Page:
A bit of history of Santa Maria Novella
Just as Santa Croce is linked to the Franciscan order, Santa Maria Novella is linked to the Dominican one. The monks of this order obtained the church of Santa Maria delle Vigne in 1221, called in this manner because at that time the area outside the church was surrounded by fields.
The renovation of the church was completed towards the middle of the 14th century, with the convent also annexed. Still, the consecration arrived only in 1420. It was precisely in this century that the Rucellai family took an interest in the building and commissioned the famous architect Leon Battista Alberti to complete the façade. Leon Battista Alberti inserted the new Renaissance style into the old Gothic structure, while still managing to maintain an absolute harmony between the two styles.
Almost a century later, in the second half of the 16th century, Giorgio Vasari gave his mark to the church, adapting it to the tastes of the time. The church has been restored several times over the centuries and the facade, although it is one of the most important works of Florentine Renaissance architecture, was only finished in 1920, when the right sail was added, the only part that remained incomplete until then.
What is Santa Maria Novella today?
The Basilica is one of the most important religious buildings in Florence. It is the first to welcome visitors who arrive in the city from the train station which is called Santa Maria Novella, in honour of the beautiful church. Besides being a worship place, the church is above all an exhibition space of undoubted prestige, thanks to the presence of works by many of the greatest artists of the Renaissance era, who wanted to leave their mark in the church. The complex is also formed by the beautiful outdoor spaces, which include the Green Cloister, with the frescoes "on the green ground" (thus the name) by Paolo Uccello; the Cappellone degli Spagnoli and the Cloister of the Dead. Also, the refectory, which is a real exhibition space, houses paintings and sacred vestments, goldsmith, relics and liturgical garments. Finally, linked to the Basilica is the Santa Maria Novella Pharmacy, the oldest in Europe, which has been open continuously for more than four centuries.
Curiosity about Santa Maria Novella
The façade has some exciting details. If you look closely at the marble frieze of the entablature, you will notice that it is decorated with ships with puffed sails and loose shrouds. That is the symbol of the Rucellai, the family of merchants who financed the construction of the " face" of the basilica. Their name is also immortalized on the upper architrave through an inscription in Latin: IOHA(N) NES ORICELLARIUS PAV(LI) F(ILIUS) AN(NO) SAL(VTIS) MCCCCLXX ("Giovanni Rucellai, son of Paul, year 1470").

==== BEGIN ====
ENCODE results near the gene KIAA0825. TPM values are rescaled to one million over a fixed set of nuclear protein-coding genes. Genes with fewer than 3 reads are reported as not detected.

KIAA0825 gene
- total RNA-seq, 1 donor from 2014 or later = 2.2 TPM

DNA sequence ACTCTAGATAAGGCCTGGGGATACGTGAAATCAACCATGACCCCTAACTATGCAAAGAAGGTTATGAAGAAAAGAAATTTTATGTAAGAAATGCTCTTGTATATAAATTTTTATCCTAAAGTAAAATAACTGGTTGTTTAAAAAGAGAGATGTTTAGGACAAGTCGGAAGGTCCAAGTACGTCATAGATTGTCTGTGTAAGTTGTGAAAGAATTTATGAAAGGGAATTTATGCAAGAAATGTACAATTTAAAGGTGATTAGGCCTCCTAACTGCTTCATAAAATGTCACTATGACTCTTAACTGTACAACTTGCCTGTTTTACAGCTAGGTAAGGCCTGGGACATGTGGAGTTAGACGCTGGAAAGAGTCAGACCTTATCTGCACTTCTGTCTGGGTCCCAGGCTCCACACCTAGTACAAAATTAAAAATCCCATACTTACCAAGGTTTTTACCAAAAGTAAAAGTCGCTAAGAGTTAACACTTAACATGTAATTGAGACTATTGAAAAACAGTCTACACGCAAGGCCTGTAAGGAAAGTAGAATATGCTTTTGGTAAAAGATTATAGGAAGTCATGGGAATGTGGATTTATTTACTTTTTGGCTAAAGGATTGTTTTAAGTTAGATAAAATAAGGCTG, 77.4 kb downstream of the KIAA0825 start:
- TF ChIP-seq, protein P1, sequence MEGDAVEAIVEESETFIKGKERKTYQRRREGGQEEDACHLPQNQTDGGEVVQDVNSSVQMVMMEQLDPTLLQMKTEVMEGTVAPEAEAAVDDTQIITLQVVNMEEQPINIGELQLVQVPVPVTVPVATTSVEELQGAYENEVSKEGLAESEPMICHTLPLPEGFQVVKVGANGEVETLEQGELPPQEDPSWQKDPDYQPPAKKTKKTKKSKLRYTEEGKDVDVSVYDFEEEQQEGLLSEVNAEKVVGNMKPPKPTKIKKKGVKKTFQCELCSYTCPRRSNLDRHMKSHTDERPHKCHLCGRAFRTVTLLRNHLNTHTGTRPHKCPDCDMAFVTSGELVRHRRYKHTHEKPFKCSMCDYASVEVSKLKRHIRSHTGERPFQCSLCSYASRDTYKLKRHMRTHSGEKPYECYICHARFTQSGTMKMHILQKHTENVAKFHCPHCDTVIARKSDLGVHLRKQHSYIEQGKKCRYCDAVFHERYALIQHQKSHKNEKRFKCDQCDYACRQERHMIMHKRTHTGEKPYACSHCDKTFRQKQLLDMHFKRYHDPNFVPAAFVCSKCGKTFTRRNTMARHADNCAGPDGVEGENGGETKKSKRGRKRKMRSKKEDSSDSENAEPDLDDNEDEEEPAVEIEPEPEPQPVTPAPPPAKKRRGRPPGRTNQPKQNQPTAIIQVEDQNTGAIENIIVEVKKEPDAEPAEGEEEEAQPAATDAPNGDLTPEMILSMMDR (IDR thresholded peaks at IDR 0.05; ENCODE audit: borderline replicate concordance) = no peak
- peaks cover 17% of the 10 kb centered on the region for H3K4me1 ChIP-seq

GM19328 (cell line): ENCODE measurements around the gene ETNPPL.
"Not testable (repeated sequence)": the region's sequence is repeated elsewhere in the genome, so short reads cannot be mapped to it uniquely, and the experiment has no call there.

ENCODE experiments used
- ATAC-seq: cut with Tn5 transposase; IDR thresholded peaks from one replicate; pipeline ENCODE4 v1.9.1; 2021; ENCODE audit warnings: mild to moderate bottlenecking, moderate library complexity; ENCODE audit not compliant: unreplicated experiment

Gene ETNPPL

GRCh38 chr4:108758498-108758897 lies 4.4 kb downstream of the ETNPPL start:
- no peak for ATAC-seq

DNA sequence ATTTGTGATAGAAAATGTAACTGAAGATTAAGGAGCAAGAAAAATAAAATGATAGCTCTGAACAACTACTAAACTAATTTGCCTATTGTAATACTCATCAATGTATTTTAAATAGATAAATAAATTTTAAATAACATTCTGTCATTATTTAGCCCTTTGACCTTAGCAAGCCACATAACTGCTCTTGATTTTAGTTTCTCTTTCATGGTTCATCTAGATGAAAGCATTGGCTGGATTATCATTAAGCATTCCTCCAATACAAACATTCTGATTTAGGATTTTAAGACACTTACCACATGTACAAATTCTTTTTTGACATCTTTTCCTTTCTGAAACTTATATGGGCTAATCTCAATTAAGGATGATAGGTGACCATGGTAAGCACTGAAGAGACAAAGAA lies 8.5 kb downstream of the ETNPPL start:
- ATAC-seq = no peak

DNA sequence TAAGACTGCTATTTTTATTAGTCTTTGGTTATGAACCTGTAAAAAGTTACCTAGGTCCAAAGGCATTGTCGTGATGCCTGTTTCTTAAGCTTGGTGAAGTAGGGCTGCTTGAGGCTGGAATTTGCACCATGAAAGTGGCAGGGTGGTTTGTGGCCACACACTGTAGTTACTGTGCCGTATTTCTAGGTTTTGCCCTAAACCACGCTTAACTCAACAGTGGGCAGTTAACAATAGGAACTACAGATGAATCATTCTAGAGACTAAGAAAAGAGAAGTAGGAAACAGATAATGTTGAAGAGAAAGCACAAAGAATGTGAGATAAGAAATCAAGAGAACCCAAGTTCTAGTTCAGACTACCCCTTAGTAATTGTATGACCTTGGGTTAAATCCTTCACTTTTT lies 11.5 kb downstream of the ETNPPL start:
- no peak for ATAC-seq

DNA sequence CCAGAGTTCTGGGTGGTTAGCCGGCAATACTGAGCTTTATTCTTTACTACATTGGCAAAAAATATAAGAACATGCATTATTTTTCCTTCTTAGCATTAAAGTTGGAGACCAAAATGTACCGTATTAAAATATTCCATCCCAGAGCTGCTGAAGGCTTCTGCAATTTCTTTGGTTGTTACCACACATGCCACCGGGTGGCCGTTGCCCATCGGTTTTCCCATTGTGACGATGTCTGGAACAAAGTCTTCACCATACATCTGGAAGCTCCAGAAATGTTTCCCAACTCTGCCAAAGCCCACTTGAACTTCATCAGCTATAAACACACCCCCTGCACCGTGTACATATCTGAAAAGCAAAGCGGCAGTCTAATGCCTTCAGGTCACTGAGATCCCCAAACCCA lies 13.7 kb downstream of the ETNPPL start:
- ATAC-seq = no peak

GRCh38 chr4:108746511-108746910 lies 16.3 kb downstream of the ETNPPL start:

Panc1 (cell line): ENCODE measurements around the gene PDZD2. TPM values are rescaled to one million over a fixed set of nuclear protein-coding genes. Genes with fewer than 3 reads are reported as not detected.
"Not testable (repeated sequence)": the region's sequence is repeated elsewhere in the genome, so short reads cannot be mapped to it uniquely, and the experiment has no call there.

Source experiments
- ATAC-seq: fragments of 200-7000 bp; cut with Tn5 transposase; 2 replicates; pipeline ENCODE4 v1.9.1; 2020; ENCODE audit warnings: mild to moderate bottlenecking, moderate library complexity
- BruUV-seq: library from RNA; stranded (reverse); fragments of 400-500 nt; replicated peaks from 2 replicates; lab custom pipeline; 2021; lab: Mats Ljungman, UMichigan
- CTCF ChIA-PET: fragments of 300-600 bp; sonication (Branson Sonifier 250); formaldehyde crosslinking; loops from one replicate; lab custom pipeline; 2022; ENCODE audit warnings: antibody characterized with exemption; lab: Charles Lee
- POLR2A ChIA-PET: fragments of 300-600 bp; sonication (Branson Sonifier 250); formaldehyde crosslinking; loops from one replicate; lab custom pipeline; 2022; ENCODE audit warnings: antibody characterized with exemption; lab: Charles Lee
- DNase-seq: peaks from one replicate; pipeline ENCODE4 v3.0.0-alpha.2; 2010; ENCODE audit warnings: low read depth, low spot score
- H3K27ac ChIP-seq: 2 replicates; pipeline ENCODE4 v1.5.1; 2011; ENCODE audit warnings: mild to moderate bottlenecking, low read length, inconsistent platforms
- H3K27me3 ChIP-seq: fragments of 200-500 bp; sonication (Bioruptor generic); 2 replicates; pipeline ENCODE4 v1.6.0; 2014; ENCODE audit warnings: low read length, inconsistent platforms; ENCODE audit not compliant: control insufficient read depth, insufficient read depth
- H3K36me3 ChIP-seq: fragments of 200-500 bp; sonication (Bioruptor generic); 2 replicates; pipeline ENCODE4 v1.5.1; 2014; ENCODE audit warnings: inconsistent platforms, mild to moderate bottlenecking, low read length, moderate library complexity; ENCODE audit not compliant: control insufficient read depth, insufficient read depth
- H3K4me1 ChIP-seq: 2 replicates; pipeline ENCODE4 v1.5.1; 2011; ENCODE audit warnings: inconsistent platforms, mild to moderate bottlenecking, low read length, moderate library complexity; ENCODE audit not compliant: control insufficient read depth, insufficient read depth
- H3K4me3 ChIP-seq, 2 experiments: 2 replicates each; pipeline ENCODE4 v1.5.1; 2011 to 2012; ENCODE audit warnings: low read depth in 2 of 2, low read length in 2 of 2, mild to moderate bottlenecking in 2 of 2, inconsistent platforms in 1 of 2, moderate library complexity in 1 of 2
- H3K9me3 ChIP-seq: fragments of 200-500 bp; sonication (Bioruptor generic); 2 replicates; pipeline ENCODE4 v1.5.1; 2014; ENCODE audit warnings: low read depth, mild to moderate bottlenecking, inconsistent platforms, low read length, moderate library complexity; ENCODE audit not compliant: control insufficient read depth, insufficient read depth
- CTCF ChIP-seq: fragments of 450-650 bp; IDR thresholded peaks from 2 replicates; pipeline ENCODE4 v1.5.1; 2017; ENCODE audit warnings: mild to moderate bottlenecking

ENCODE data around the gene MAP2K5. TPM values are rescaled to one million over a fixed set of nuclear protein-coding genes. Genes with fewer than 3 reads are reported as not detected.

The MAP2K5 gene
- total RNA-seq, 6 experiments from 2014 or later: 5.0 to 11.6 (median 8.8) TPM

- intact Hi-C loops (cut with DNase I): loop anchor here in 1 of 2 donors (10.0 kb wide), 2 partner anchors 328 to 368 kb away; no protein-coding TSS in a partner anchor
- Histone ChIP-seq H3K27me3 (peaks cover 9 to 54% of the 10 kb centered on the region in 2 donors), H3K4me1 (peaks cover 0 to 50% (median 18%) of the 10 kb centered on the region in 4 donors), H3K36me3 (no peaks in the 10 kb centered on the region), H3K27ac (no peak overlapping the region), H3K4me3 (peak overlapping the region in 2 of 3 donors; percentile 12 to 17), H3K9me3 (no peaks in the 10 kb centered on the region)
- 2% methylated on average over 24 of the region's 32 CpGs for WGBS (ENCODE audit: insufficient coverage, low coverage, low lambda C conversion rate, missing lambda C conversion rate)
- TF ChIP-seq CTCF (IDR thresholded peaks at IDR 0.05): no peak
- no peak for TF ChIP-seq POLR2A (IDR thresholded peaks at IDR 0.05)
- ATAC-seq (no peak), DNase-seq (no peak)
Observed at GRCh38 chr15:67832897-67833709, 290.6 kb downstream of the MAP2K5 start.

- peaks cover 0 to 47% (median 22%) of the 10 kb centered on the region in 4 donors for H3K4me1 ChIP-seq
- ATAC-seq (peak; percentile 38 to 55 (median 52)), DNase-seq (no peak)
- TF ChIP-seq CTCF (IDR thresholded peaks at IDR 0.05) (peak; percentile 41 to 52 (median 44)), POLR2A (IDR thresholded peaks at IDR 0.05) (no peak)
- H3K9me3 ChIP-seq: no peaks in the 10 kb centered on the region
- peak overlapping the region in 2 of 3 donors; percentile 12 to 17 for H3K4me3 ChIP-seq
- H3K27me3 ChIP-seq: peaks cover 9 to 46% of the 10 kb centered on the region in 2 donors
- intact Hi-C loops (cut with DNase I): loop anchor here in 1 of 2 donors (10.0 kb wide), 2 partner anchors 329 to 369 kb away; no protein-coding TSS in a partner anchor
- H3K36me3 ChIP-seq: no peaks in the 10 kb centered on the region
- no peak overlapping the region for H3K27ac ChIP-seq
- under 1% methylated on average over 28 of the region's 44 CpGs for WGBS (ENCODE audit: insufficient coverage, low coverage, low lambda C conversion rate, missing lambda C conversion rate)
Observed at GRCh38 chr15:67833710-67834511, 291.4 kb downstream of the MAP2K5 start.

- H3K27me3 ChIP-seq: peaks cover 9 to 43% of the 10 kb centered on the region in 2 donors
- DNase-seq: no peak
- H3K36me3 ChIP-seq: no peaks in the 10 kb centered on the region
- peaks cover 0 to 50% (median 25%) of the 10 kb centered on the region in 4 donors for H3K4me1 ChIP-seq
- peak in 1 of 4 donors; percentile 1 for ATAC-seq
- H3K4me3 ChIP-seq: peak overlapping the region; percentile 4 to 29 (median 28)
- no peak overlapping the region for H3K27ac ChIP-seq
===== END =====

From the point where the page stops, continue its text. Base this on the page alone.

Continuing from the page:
Did you know that the façade of the church was also used to make astronomical measurements? On one side of the left door and one side of the right door are an armillary and a sundial respectively. The armillary consists of two graduated metal circles which were used to determine the days of the solstice and equinox. The sundial consists of three gnomons (rods) which were used to calculate the time in the various phases of the day (sunrise, noon and sunset). In the city of Florence, there are many other famous places where you can find sundials, such as the lantern of the Duomo, Ponte Vecchio, Forte Belvedere and the Galilei Museum, among others.
How can I visit Santa Maria Novella?
To visit the church, you can buy the skip-the-line entrance ticket to Santa Maria Novella + the audio guide of the city of Florence, the audio guide of the city that offers the best museums and fascinating art galleries.
Other attractions in the area
Florence is famous all over the world for being an open-air museum and also for its "indoor museums". You cannot miss the wonders of the Uffizi Gallery or the hundreds of works on display in the Palatine Gallery or the Accademia Gallery.
Other churches await you, such as the Cathedral of Santa Maria del Fiore (the Duomo) with Brunelleschi's magnificent Dome and Giotto's Bell Tower, and the Opera del Duomo Museum connected to it.
Finally, discover also the surroundings of Florence with short trips "out of town". For example, you can visit the beautiful Pisa with its characteristic Piazza dei Miracoli (Square of Miracles), which houses the famous Leaning Tower. And if one tower is not enough and you want many, then you must go to San Gimignano, which vertical houses are visible in the distance and testify the medieval past of the city.
You may be interested in:
Borghese Gallery in Rome, Doge's Palace Secret Itineraries Tour in Venice or some Tours in Milan.